(February 27, 1899 - March 31, 1978)
Born in the United States
Year of Discovery: 1922
A flip of the coin forever altered the direction of Charles Best's life. Upon completing his undergraduate degree in the spring of 1921, Best wanted to assist Frederick Banting on a new research project. Banting had a theory on the treatment of diabetes, and Best had a deep personal interest in fighting the disease. His aunt had died from diabetes in 1918. But a fellow graduate also wanted the position. They flipped a coin - Best won. He and Banting proved the theory to be true, leading to the discovery of insulin.
Best and Banting wanted to derive the secretions from a particular area of the pancreas, known as the Islets of Langerhans. They believed these secretions, which they could isolate by destroying most of the rest of the pancreas, might be the key to treating diabetes. They had been provided with 10 dogs for the project, from which they would obtain the secretions and prepare an extract. The team expected to complete their research by the end of July. But as is the case in many projects, it took longer than expected and it wasn't until July 30th that they were finally ready to prepare their first dose of extract. Best prepared the extract and they injected it into a diabetic dog. And at last, they knew they had hit on something huge - the blood sugar levels of the dog decreased! Best and Banting named their extract "isletin." Following further success with animals, the team then turned their attention to human testing. They began with themselves - they wanted to make sure the extract, which the University head renamed "insulin", was safe for human use. Once they were satisfied it was safe, they prepared to test the insulin on their first trial patient. They learned of a 14-year-old boy, Leonard Thompson, who had been admitted to Toronto General Hospital. Thompson barely clung to life, having been ravaged by diabetes for the past two years. He weighed a mere 65 pounds and doctors expected he could survive only a few more weeks. In January of 1922, Best and Banting injected the dying young boy with insulin. They had their first miracle - the insulin rescued Thompson from certain death, and he regained his weight and energy! On hearing of this miraculous recovery, parents with diabetic children rushed to Toronto, needing much more insulin than the researchers could produce. The University quickly partnered with the American pharmaceutical company, Lilly. There the purified form of insulin was mass-produced and became readily available to diabetics worldwide, saving millions of lives.
Best was not only a brilliant scientist, he was also an accomplished athlete. He paid for his education through his earnings as a professional baseball player. But, when push came to shove, he chose science and the pursuit of a treatment for diabetes. He was offered a lucrative contract to play baseball in the summer of 1921 - the very same summer during which he had the opportunity to begin his research with Banting. His choice set the course for his future career in medicine and helped save millions of lives.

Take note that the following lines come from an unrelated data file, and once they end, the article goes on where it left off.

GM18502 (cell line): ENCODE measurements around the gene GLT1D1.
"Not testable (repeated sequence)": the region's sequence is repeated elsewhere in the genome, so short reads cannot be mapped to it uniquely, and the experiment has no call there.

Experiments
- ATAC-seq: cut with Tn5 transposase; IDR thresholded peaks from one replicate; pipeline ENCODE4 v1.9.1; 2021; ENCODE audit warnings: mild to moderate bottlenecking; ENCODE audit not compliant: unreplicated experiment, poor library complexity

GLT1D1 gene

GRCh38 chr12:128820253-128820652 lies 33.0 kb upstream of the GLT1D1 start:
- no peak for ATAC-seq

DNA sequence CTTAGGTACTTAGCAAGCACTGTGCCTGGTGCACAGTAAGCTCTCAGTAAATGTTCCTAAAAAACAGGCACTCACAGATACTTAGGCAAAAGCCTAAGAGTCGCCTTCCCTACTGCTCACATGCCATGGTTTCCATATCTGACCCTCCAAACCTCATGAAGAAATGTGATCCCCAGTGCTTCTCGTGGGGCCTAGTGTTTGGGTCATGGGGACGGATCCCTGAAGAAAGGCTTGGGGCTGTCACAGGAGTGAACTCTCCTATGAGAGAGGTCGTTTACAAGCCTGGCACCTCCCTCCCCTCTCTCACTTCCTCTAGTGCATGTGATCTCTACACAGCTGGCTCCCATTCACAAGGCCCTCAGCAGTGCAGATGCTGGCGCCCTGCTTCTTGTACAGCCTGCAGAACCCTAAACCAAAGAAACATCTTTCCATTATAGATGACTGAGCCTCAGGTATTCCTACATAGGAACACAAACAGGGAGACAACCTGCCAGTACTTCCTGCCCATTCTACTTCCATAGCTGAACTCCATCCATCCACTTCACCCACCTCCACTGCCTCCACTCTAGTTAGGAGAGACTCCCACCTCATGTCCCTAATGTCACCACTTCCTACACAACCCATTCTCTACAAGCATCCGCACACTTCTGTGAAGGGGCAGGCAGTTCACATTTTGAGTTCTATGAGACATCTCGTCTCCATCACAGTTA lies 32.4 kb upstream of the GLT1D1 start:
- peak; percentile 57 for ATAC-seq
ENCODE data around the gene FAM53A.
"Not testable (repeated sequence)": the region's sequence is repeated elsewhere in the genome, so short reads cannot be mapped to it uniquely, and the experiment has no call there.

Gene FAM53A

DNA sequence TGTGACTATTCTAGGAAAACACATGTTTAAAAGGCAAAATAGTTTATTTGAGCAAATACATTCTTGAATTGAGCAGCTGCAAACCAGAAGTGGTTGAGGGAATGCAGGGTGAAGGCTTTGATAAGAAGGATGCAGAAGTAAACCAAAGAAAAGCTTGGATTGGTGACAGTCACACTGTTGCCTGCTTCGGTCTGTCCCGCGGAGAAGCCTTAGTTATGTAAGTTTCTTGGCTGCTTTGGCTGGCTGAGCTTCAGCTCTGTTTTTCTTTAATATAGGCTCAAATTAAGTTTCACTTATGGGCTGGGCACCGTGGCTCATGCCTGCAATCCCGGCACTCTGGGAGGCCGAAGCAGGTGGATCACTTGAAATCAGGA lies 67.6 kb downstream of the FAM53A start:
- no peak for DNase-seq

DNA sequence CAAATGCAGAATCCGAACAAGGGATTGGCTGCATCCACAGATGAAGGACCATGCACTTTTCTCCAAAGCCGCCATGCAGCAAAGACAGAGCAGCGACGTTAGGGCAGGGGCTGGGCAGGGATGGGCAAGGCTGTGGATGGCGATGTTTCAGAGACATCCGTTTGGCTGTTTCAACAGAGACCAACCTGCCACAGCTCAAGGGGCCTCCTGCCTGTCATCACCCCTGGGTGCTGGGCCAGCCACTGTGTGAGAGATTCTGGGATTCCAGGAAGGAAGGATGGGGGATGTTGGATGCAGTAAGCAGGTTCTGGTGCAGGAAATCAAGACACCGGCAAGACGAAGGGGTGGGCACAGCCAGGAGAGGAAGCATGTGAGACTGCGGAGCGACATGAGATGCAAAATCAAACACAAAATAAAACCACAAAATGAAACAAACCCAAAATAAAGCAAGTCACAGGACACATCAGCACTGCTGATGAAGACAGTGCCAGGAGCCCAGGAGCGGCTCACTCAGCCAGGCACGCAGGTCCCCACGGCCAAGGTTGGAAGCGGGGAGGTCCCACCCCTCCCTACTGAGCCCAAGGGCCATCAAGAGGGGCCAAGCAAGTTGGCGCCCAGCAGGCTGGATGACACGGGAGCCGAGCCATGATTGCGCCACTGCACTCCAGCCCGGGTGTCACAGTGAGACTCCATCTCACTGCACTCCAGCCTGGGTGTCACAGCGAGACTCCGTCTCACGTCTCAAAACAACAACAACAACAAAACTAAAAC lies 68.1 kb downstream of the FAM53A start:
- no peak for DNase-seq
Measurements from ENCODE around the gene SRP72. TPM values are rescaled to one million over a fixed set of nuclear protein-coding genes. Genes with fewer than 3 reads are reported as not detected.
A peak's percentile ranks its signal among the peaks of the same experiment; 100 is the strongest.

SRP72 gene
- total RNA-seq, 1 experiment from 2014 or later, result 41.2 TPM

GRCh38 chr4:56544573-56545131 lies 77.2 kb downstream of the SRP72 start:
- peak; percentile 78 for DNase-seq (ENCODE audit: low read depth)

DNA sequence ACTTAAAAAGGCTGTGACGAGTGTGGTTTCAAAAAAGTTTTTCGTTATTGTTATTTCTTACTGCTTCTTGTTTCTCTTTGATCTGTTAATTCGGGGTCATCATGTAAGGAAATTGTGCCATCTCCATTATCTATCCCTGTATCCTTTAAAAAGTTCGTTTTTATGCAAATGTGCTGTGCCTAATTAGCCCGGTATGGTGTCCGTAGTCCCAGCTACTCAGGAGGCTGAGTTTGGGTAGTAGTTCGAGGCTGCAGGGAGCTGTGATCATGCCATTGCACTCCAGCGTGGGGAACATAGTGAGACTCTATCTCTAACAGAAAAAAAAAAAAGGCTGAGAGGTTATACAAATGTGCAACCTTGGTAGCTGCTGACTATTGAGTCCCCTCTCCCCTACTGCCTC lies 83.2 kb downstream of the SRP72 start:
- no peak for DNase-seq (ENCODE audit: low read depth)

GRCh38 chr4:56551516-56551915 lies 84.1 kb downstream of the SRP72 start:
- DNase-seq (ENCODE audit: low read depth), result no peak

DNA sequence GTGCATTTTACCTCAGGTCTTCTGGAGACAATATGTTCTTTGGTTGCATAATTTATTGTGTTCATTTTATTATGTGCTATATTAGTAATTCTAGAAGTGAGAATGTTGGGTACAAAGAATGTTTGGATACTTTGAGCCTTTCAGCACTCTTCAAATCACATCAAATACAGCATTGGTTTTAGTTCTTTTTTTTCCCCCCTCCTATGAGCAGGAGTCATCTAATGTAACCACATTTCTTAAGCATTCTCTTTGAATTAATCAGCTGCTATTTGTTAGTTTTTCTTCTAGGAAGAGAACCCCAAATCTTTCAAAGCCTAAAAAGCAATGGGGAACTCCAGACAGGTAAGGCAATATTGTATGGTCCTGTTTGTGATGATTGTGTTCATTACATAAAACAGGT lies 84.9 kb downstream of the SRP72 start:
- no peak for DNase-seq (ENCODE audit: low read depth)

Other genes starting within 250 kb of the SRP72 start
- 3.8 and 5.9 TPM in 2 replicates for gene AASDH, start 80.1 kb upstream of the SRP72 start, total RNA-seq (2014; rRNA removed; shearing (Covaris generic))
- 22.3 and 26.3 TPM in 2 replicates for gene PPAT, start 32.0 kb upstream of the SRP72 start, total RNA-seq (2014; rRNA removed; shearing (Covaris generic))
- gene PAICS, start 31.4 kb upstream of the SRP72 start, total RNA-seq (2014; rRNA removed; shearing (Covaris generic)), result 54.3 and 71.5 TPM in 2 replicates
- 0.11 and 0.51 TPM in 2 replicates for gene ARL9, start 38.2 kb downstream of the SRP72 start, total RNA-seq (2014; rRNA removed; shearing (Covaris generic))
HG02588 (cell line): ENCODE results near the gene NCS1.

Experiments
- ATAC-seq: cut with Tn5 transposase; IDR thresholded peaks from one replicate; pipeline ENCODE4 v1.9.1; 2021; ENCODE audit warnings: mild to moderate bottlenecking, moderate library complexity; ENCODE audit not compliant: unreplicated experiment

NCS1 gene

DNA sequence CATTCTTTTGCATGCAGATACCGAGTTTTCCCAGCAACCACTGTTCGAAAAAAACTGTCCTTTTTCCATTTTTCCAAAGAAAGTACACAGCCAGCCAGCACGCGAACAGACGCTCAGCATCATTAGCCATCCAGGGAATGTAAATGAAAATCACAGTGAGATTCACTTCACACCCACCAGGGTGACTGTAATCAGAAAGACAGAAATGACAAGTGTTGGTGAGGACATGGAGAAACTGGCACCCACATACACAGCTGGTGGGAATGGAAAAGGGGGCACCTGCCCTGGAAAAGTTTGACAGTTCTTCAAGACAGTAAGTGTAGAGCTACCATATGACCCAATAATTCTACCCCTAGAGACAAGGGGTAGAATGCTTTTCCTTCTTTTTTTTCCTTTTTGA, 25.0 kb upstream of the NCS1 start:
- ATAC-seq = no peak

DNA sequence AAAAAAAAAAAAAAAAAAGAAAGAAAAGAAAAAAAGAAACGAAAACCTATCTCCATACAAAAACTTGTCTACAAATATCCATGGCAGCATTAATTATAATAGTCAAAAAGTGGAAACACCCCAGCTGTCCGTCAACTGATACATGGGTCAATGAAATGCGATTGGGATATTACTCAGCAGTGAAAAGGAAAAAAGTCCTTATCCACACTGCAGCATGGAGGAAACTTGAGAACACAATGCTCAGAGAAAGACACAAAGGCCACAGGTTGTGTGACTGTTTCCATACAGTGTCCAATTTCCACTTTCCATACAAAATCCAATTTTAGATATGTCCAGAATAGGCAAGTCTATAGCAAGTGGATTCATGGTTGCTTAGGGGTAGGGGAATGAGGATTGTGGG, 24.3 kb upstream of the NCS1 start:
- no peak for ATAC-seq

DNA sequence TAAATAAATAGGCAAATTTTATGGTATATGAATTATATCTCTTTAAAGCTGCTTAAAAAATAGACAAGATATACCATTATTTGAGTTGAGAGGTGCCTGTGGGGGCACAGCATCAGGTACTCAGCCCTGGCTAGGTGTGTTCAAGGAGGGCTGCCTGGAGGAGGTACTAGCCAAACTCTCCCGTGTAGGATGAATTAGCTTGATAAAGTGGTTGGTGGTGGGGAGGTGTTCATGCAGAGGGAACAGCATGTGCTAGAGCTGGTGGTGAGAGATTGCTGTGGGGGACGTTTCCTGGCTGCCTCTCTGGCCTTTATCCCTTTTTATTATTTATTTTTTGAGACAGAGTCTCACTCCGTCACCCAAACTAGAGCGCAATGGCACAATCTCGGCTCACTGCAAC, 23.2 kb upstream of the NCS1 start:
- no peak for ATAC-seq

Lives Saved: Over 200,000,000
Macleod was going away for the summer, but provided Banting with ten dogs, a filthy laboratory on the top floor of the university's medical building, and a fourth-year student willing to help. That student was Charlie Best. Macleod had chosen him and another student, Clark Noble, to help Banting through the summer. The idea was that they would each work a month and vacation a month. To see who would get to vacation first, they flipped a coin. Best "lost" the coin toss, but won him the chance to use his intellect and iniative to make history.
On October 26, 1923, the Nobel Prize in medicine was awarded to Banting and Macleod, the fastest the Nobel committee has ever awarded a prize after an initial discovery. Upon hearing that he was to share the prize with Macleod, however, Banting became very upset that Best was not included, swearing that he wouldn't accept the award. Banting's friends and colleagues converged, calming him down and reminding him that he would be the first Canadian to receive the Prize - an honor and major achievement for both him and his country. Banting grudgingly agreed with his friends that he should not refuse the prize. One thing he could do, however, was split his share of the $30,000 monetary prize with Best. Fifteen thousand dollars was a lot of money in those days, more than most people made in a year, enough to buy a house and have enough left over for a car. Banting immediately cabled Best, who was presenting an academic paper that night at Harvard Medical School, telling him in the truncated language of the wire medium:
- I ascribe to Best equal share in the discovery stop
- Hurt that he is not so acknowledged by Nobel trustees stop
- Will share with him.
No single event in the history of medicine had changed the lives of so many people, so suddenly.
-Stephen Hume, Biographer of Banting
Charles Best and Frederick Banting, the beginning of the insulin team
James Bert Collip
Links to More About the Scientist & the Science
Charles Best's Wikipedia Page